Hokkaido University
Center for Human Nature,
Artificial Intelligence,
and Neuroscience



Dr. Manuel Baltieri & Dr. Aurelio Cortese

Date/Time Tuesday, January 7, 2020, 14:00-16:00
Venue Hokkaido University, Humanities and Social Sciences Classroom Building, Room W308
Language English



Manuel Baltier
RIKEN Center for Brain Science (CBS)

Active inference for cognitive science and artificial intelligence: open questions and new challenges


I’ll give an overview of my work on active inference and ideas derived from 4E (enactive, embodied, embedded and extended) cognition in the last few years, highlighting what I think these theories can be used for and what, in my opinion, they cannot do. From (briefly) discussing the standard idea of generative models inherited from statistics and machine learning to deconstructing the idea of “generative” in generative models for biology and cognitive science. From the mathematical overlaps of theories of inference and control to an example application of active inference as PID control in control theory/engineering (maybe biology and cognitive science too?). From the idea of “doing philosophy of mind with a screwdriver”, to some attempts of creating a common language for discussions in cognitive science based on predictive processing and active inference.

Lecturer profile

Manuel is a postdoctral research fellow at the Lab for Neural Computation and Adaptation, RIKEN Center for Brain Science (CBS). He specialises in computational modelling for Artificial Intelligence/Life and Theoretical/Cognitive Neuroscience. His goal is to investigate new approaches and theories of intelligence, cognition and behaviour with applications to robotics, psychology and biology among others. In his work, he uses Bayesian (active) inference methods and (stochastic) optimal control tools, applying theories of estimation and control to the study of biological, cognitive and artificial agents.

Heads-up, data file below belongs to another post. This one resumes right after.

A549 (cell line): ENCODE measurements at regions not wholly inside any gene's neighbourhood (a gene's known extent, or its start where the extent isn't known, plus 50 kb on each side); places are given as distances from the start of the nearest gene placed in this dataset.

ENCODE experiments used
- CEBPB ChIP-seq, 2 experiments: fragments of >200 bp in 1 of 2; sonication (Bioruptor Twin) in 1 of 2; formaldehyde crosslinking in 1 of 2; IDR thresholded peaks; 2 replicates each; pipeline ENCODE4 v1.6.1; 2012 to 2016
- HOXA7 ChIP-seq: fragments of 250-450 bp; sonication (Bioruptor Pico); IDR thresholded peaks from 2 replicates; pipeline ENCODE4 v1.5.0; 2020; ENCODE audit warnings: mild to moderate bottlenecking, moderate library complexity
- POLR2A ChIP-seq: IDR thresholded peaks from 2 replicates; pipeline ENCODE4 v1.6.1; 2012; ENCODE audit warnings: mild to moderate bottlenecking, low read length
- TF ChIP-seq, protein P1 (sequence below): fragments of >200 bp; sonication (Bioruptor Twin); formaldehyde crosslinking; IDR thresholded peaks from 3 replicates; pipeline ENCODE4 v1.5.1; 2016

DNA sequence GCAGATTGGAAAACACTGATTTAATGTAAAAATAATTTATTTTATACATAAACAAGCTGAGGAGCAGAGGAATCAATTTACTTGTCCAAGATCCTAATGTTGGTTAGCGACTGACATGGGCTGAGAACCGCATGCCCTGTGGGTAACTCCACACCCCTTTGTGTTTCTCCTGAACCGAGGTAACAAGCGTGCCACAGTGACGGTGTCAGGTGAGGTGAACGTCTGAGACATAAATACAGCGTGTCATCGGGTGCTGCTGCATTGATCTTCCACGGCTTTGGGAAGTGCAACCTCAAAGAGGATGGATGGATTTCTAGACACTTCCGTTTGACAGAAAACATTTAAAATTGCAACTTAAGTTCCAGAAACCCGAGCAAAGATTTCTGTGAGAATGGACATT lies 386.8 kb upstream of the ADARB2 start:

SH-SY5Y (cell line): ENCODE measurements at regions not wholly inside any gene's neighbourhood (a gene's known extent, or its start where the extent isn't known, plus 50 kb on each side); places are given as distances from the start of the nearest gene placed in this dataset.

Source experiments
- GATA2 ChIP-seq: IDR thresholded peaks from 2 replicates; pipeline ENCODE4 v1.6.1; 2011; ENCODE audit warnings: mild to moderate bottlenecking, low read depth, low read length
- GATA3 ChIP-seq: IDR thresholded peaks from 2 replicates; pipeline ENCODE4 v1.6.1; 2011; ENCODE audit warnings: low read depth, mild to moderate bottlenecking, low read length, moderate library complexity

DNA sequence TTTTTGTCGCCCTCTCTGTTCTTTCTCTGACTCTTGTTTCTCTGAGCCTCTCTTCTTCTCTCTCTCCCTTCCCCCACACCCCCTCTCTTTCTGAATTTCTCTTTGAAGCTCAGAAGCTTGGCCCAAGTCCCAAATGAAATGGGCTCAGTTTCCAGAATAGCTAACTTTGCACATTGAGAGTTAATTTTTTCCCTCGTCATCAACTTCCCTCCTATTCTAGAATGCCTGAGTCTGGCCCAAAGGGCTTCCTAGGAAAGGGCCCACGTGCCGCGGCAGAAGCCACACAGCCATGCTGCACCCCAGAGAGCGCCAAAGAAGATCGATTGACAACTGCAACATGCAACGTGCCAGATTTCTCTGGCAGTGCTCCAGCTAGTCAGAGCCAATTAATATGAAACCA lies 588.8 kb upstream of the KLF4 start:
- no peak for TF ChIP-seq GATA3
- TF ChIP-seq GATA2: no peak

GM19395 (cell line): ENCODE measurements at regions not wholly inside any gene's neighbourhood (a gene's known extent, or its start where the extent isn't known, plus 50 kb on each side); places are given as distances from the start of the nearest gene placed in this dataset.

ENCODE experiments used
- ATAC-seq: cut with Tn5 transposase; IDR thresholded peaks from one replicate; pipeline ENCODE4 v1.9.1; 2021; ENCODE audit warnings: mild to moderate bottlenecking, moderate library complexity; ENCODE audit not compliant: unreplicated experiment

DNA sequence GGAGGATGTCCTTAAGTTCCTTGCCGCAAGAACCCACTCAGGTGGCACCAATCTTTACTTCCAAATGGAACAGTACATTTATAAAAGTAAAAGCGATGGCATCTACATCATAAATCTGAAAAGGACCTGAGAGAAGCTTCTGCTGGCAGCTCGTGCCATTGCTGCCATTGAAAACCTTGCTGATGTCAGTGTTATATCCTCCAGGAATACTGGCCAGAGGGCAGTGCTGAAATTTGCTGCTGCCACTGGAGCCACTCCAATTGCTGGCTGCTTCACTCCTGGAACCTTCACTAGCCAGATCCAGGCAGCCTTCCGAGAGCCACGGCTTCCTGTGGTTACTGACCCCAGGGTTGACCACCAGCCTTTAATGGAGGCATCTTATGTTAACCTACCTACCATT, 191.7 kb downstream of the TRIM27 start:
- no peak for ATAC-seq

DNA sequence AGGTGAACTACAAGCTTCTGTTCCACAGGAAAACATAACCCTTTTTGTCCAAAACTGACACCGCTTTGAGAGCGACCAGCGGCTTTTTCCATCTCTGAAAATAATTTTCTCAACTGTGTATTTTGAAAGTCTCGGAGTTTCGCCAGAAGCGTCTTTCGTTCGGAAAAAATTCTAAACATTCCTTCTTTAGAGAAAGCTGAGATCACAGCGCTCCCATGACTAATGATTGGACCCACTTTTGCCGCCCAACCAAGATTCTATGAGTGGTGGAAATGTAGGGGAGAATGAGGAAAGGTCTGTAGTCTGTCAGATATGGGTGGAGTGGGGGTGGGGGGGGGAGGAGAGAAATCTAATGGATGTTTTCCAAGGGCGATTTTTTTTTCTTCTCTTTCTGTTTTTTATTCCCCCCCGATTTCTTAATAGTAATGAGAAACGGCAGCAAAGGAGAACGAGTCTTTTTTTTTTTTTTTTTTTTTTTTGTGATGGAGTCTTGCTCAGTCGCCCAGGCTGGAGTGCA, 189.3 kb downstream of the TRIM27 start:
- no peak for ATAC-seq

Aurelio Cortese
Advanced Telecommunications Research Institute International (ATR)

Neural mediators of abstraction in human learning


Where does our ability to make abstraction arise? Humans excel in creating concepts, organizing information in schemas and hierarchies, which in turn allow efficient learning and behaviour to emerge. We hypothesized that value assigned to sensory features is key in driving abstraction to subserve learning. We utilize two computational models differing in their state-space dimensionality to characterize participants’ behavioral strategies in learning the fruit preference of imaginary characters. We show that participants with higher abstraction over the task also solve the task faster, validating the recurring argument that abstraction means efficiency. Participants’ learning ability is predicted by the functional connectivity between visual areas and ventromedial prefrontal cortex (vmPFC), where value is thought to be computed. Moreover, we find that feature-level information is represented in the hippocampus and vmPFC when behavior is ‘abstract’ – confirming the intuition that abstraction may result from the combination of sensory information with a ‘goal-dependent’ value signal. Finally, by reinforcing the neural occurrence of a target feature in visual cortex we show that this leads to increased behavioral abstraction. I will discuss these results within the broader context of current theories of value computation, abstraction and reasoning.

Lecturer profile

Aurelio is a senior researcher at the Computational Neuroscience Labs at ATR, where he works as a principal investigator for the ERATO-Ikegaya Brain-AI Hybrid project. He mainly works with fMRI, specializing in real-time close-loop designs (neurofeedback), human learning, decision-making, and metacognition. In his work, he combines the use of psychophysics, decision-making and learning tasks with fMRI recording and machine learning approaches to investigate the neural foundation of flexible behaviors in humans.

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